Grass Valley expected to join call for Bridgeport repair
January 15, 2014
Also at today’s meeting
— Council is slated to consider allowing the Food Bank of Nevada County to make use of a portion of Condon Park, the LOVE building, for monthly food distribution. After successful trial runs in November and December, the Food Bank requested that the city waive event fees for such a use, which city staff recommend to the council, however a deposit is also recommended.
— Jesse Cloyd is scheduled for a badge-pinning ceremony to become an officer of the Grass Valley Police Department.
Bridgeport Covered Bridge, one of Nevada County’s most iconic symbols of its prominent role in the California Gold Rush, remains fenced off from pedestrians because of its degradation.
With at least $600,000 needed to repair the bridge at the South Yuba River State Park, Grass Valley’s city council is poised today to join Western Nevada County’s two other major governmental entities in a call for California and its leading representatives to fully fund its restoration.
“The support of the Nevada County board of supervisors with a similar resolution and the councils is very important to raise awareness and apply pressure to our state to provide funding necessary to repair the bridge before it falls and collapses,” said Dave Anderson, president of the South Yuba River State Park Association, at a Jan. 8 meeting of the Nevada City Council, which also signed onto the county’s December call for funds.
Anderson said Bridgeport, which was built in 1862, is the longest single-span covered bridge left in the world but only because a similar and slightly larger bridge collapsed a couple years ago in Germany.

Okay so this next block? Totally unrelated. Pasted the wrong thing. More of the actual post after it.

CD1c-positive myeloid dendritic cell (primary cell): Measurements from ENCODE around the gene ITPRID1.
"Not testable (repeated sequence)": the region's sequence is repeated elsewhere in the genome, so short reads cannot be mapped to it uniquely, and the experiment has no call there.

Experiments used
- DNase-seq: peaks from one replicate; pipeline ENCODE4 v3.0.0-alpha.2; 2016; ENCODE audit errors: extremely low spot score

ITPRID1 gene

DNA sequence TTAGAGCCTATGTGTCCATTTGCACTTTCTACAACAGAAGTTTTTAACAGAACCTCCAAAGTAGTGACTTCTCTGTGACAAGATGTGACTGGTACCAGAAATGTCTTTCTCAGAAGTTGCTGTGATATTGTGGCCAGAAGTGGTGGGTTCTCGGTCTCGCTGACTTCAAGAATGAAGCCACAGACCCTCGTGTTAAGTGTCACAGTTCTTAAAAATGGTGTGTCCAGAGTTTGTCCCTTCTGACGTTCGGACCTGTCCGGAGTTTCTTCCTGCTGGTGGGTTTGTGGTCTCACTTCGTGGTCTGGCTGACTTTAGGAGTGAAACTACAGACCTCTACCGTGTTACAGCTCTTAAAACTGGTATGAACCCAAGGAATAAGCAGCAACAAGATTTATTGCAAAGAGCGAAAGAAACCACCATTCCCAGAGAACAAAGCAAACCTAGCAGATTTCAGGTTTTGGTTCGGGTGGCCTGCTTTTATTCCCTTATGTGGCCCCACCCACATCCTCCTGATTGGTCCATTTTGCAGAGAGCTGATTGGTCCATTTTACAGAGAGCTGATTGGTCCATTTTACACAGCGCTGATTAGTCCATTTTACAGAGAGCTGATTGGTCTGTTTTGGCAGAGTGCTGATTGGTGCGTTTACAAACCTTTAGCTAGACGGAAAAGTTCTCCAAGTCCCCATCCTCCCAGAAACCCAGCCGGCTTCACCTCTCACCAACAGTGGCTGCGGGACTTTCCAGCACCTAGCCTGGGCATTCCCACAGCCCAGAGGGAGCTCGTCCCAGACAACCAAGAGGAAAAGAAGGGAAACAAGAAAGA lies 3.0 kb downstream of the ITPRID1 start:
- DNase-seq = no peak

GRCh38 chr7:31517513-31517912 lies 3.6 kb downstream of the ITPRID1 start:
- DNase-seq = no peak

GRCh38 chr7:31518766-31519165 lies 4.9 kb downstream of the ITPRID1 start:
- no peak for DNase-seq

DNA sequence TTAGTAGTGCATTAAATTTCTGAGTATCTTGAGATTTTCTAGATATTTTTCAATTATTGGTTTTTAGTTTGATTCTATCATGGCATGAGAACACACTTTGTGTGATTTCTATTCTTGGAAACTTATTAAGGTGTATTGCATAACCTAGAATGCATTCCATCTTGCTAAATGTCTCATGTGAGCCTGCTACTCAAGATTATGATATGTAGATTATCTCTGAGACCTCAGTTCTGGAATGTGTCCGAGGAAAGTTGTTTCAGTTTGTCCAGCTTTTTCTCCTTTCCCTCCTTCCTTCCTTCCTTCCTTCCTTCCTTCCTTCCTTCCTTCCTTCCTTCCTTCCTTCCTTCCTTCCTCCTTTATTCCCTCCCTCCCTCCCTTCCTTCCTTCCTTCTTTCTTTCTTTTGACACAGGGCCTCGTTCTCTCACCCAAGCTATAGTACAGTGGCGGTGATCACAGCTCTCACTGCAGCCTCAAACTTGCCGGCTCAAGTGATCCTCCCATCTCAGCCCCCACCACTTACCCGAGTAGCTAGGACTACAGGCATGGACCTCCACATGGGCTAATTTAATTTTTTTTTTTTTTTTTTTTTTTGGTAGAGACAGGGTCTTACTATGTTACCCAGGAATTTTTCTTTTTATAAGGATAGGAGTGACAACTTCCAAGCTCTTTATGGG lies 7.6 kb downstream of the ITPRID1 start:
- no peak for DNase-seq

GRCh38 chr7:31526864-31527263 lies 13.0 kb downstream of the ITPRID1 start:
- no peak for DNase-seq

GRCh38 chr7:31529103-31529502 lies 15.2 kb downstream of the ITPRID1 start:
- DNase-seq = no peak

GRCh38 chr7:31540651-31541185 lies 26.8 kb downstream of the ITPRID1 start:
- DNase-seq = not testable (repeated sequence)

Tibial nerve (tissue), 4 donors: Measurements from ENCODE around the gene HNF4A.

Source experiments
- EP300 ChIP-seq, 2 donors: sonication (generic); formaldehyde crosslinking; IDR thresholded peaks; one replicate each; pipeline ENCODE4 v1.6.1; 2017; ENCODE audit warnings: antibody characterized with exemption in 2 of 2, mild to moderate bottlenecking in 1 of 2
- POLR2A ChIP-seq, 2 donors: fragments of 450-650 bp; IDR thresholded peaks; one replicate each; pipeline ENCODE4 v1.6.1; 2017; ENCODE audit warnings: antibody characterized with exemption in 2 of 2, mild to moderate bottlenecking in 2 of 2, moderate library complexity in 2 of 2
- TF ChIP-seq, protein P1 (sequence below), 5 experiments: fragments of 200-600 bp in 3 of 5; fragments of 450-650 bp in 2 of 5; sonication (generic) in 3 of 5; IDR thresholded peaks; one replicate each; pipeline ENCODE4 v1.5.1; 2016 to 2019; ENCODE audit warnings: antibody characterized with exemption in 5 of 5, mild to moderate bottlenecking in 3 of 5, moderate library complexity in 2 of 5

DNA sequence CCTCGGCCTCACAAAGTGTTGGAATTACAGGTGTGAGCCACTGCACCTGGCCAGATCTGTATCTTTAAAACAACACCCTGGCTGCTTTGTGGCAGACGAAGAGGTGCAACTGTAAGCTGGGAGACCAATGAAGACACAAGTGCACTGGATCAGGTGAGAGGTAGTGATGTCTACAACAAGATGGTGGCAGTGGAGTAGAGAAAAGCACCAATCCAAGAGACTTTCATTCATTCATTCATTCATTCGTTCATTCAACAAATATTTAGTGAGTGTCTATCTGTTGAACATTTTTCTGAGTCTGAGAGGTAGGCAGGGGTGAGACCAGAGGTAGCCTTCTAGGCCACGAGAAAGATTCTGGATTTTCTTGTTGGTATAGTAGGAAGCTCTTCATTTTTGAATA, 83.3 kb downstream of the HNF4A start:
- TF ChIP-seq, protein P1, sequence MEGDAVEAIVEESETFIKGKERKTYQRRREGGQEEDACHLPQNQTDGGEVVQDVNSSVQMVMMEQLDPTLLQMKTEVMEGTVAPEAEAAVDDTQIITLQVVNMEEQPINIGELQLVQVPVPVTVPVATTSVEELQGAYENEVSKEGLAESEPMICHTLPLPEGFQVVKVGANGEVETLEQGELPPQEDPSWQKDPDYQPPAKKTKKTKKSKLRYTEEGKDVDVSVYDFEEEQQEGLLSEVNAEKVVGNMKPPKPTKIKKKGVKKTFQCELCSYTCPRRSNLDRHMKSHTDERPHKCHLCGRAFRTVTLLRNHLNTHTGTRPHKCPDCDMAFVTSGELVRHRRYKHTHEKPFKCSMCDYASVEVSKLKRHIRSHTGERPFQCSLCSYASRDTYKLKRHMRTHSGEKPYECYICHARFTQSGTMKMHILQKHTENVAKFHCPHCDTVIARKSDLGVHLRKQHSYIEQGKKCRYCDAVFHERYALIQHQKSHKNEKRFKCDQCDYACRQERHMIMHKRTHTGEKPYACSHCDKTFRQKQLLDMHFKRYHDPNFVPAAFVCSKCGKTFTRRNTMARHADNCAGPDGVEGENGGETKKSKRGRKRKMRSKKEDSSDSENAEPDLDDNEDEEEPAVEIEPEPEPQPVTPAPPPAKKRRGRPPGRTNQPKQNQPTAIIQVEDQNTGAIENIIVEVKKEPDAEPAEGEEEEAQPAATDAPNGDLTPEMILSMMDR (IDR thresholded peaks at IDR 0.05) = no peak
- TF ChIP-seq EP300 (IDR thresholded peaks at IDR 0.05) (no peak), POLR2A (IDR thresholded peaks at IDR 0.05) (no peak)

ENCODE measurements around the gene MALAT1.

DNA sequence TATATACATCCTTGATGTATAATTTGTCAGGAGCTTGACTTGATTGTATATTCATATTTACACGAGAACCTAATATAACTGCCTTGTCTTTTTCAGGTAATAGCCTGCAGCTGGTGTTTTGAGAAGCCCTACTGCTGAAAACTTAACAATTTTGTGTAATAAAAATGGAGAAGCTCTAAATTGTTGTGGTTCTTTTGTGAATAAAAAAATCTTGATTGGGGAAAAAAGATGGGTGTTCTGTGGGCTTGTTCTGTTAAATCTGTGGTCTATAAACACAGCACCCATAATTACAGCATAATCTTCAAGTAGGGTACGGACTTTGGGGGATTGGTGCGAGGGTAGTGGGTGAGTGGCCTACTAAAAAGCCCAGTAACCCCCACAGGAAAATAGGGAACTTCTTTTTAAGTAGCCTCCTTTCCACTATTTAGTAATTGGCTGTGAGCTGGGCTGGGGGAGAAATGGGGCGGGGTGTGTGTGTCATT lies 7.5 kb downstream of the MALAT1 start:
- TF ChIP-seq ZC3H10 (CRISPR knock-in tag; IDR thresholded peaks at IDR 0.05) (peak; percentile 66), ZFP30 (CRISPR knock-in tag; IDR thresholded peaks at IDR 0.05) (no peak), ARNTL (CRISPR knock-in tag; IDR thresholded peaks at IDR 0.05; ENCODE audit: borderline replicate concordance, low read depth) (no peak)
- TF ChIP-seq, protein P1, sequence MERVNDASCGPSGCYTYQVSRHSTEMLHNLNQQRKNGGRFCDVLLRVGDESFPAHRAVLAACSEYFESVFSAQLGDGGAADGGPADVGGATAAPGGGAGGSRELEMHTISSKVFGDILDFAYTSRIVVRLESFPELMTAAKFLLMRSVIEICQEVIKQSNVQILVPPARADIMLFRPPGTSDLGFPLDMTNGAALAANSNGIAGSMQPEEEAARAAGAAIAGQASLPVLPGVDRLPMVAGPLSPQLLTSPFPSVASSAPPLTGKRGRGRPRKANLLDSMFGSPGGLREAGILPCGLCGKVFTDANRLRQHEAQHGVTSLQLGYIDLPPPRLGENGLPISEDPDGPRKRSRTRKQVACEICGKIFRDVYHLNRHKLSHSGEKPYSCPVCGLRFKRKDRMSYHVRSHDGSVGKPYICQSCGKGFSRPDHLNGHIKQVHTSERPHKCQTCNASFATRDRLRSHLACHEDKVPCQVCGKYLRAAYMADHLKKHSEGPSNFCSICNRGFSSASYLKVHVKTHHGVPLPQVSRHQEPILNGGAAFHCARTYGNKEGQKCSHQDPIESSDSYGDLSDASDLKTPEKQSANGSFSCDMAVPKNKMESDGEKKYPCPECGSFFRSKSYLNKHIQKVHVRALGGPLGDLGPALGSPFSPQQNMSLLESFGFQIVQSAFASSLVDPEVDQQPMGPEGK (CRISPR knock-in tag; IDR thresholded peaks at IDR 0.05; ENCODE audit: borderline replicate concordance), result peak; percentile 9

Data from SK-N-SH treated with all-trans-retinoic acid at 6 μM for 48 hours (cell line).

“That bridge is a great economic provider to the community and our area,” Anderson said, noting that the park draws approximately 500,000 visitors annually.
“If you transfer that into a picnic basket full of food, gasoline and other taxes, it is a significant number of people,” he said.
The bridge was closed to both vehicles and pedestrians following a 2011 engineering study that revealed severe structural deficiencies, including dry rot, twisted arches and misaligned end supports.
The California Department of Parks and Recreation estimated the cost for initial bridge repairs at approximately $1.1 million and secured a $545,000 federal grant to be used toward this project with local fundraising efforts to raise a required $62,000 match.
“That still leaves us about $600,000 short on the repair of the bridge,” Anderson said.
The county’s and cities’ resolutions urge Gov. Jerry Brown, state legislators and senior leaders of the California Department of Parks and Recreation to fully fund the Bridgeport Bridge renovation project and schedule the project for completion by April 2015.
“The state has come forward with $220,000, partially funded by matching funds for volunteer work, to provide temporary stabilization of the bridge,” Anderson said. “That is just to keep it safe until the formal repair work can be done. That work is going to be done some time this year.”
The public portion of the Grass Valley City Council meeting is scheduled to begin at 7 p.m. today.
A presentation on the bridge repair is slated to be followed by a resolution supporting the call for its funding as part of the consent items on the agenda, which are a group of items needing council approval not expected to necessitate debate that are adopted in one sweeping motion.
To contact Staff Writer Christopher Rosacker, email firstname.lastname@example.org or call 530-477-4236.
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